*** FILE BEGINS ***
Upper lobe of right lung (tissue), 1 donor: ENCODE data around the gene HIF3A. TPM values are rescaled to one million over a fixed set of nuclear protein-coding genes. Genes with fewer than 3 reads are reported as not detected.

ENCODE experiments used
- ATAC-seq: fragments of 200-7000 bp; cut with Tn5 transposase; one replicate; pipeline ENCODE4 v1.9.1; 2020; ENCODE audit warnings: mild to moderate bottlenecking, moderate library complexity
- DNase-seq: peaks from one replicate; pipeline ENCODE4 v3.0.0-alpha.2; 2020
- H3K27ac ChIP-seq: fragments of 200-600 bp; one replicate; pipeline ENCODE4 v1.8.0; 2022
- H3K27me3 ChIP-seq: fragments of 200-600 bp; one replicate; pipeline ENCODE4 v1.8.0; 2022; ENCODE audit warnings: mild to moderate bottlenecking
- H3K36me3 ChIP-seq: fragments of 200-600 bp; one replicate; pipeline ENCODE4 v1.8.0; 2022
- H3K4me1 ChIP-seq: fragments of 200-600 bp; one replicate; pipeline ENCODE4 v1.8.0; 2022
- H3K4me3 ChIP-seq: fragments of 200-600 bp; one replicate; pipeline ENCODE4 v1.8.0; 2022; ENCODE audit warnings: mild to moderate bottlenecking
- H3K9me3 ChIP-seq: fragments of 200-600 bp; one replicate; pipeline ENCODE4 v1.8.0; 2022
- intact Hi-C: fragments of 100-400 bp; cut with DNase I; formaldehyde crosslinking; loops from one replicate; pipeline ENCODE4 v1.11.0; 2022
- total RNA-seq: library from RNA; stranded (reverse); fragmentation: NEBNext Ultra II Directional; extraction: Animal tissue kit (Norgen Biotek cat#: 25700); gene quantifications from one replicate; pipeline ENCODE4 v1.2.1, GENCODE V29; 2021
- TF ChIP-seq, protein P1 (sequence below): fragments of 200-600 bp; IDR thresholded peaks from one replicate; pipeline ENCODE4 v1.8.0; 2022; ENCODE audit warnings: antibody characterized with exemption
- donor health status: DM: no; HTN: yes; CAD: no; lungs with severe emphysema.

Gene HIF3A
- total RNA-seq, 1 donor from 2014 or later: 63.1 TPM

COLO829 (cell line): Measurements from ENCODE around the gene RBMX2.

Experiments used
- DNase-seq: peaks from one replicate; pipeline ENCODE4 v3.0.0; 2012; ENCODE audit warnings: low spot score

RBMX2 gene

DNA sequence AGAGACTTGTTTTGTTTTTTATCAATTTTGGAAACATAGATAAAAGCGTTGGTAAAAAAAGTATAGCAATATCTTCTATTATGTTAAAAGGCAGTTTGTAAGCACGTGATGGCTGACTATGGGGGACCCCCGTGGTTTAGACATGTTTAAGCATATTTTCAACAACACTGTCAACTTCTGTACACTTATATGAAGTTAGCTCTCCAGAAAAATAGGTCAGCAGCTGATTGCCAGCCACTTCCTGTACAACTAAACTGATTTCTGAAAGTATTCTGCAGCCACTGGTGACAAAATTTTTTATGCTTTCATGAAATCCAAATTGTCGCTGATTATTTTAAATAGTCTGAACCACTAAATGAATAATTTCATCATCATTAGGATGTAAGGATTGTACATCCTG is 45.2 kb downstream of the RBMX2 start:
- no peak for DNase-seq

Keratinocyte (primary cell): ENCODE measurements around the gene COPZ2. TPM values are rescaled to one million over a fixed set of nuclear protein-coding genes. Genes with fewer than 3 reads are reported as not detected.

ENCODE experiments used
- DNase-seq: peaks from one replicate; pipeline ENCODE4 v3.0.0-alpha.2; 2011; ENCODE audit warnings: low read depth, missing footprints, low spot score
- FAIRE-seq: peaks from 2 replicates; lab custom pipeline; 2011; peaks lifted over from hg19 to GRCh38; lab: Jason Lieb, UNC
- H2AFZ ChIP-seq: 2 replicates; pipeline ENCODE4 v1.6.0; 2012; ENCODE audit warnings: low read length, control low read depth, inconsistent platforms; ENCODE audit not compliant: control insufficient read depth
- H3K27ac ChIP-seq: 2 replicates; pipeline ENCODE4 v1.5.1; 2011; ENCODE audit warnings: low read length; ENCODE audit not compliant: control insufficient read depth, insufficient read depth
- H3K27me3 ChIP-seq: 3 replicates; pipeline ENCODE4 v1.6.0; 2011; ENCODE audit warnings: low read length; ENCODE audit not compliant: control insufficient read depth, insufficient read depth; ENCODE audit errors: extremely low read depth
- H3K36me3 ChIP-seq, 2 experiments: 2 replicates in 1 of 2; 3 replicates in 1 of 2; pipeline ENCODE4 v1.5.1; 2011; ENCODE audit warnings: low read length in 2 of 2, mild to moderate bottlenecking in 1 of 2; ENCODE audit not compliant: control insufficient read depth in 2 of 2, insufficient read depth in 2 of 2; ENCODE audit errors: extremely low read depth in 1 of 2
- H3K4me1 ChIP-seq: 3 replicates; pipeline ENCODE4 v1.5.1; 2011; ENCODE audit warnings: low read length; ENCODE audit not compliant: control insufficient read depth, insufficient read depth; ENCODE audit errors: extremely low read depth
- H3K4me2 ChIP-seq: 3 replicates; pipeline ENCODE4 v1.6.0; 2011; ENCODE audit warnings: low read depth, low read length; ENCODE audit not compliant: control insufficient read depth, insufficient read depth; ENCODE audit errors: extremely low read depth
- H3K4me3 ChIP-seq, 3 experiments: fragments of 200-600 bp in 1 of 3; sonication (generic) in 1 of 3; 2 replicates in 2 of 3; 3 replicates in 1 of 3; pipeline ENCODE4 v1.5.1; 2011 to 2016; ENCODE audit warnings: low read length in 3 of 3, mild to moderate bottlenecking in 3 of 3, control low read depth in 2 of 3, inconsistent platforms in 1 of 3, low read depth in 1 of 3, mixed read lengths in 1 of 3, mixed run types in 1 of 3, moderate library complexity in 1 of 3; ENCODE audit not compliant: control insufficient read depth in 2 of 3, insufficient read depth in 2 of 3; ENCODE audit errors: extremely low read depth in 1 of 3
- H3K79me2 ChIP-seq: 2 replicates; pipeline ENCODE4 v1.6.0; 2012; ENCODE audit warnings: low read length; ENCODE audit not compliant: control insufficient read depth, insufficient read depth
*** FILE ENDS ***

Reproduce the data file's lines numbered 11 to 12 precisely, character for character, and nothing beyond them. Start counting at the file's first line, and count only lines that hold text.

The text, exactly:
- intact Hi-C: fragments of 100-400 bp; cut with DNase I; formaldehyde crosslinking; loops from one replicate; pipeline ENCODE4 v1.11.0; 2022
- total RNA-seq: library from RNA; stranded (reverse); fragmentation: NEBNext Ultra II Directional; extraction: Animal tissue kit (Norgen Biotek cat#: 25700); gene quantifications from one replicate; pipeline ENCODE4 v1.2.1, GENCODE V29; 2021